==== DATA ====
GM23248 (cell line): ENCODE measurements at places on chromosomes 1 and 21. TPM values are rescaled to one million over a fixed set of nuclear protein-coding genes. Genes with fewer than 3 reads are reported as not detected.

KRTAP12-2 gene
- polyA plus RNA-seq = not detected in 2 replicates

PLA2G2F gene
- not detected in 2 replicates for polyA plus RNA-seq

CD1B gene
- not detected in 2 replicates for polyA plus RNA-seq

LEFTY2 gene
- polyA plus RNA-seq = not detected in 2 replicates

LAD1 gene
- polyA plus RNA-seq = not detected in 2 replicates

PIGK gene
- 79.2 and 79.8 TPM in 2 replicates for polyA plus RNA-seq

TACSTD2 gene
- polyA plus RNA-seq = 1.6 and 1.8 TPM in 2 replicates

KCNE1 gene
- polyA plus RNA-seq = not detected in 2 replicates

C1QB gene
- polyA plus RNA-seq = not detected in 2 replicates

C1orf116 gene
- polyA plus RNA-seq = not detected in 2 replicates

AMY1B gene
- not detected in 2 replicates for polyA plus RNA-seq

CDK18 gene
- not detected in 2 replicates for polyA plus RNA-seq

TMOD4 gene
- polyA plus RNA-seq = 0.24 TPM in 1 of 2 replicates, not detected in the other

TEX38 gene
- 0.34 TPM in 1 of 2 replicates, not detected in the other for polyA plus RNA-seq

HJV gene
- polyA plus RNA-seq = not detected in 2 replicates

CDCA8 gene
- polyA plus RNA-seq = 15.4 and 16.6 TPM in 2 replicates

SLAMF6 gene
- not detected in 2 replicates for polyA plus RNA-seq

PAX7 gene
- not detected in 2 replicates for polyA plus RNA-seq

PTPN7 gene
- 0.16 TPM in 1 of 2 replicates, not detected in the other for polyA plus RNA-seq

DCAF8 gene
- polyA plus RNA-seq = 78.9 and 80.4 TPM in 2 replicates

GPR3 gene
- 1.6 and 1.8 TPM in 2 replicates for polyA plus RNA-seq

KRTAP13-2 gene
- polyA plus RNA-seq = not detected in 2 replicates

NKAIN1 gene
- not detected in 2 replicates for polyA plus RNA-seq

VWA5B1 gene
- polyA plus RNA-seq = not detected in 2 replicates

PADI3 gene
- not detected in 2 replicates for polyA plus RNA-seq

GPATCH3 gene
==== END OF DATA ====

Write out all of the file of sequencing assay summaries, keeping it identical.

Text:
GM23248 (cell line): ENCODE measurements at places on chromosomes 1 and 21. TPM values are rescaled to one million over a fixed set of nuclear protein-coding genes. Genes with fewer than 3 reads are reported as not detected.

KRTAP12-2 gene
- polyA plus RNA-seq = not detected in 2 replicates

PLA2G2F gene
- not detected in 2 replicates for polyA plus RNA-seq

CD1B gene
- not detected in 2 replicates for polyA plus RNA-seq

LEFTY2 gene
- polyA plus RNA-seq = not detected in 2 replicates

LAD1 gene
- polyA plus RNA-seq = not detected in 2 replicates

PIGK gene
- 79.2 and 79.8 TPM in 2 replicates for polyA plus RNA-seq

TACSTD2 gene
- polyA plus RNA-seq = 1.6 and 1.8 TPM in 2 replicates

KCNE1 gene
- polyA plus RNA-seq = not detected in 2 replicates

C1QB gene
- polyA plus RNA-seq = not detected in 2 replicates

C1orf116 gene
- polyA plus RNA-seq = not detected in 2 replicates

AMY1B gene
- not detected in 2 replicates for polyA plus RNA-seq

CDK18 gene
- not detected in 2 replicates for polyA plus RNA-seq

TMOD4 gene
- polyA plus RNA-seq = 0.24 TPM in 1 of 2 replicates, not detected in the other

TEX38 gene
- 0.34 TPM in 1 of 2 replicates, not detected in the other for polyA plus RNA-seq

HJV gene
- polyA plus RNA-seq = not detected in 2 replicates

CDCA8 gene
- polyA plus RNA-seq = 15.4 and 16.6 TPM in 2 replicates

SLAMF6 gene
- not detected in 2 replicates for polyA plus RNA-seq

PAX7 gene
- not detected in 2 replicates for polyA plus RNA-seq

PTPN7 gene
- 0.16 TPM in 1 of 2 replicates, not detected in the other for polyA plus RNA-seq

DCAF8 gene
- polyA plus RNA-seq = 78.9 and 80.4 TPM in 2 replicates

GPR3 gene
- 1.6 and 1.8 TPM in 2 replicates for polyA plus RNA-seq

KRTAP13-2 gene
- polyA plus RNA-seq = not detected in 2 replicates

NKAIN1 gene
- not detected in 2 replicates for polyA plus RNA-seq

VWA5B1 gene
- polyA plus RNA-seq = not detected in 2 replicates

PADI3 gene
- not detected in 2 replicates for polyA plus RNA-seq

GPATCH3 gene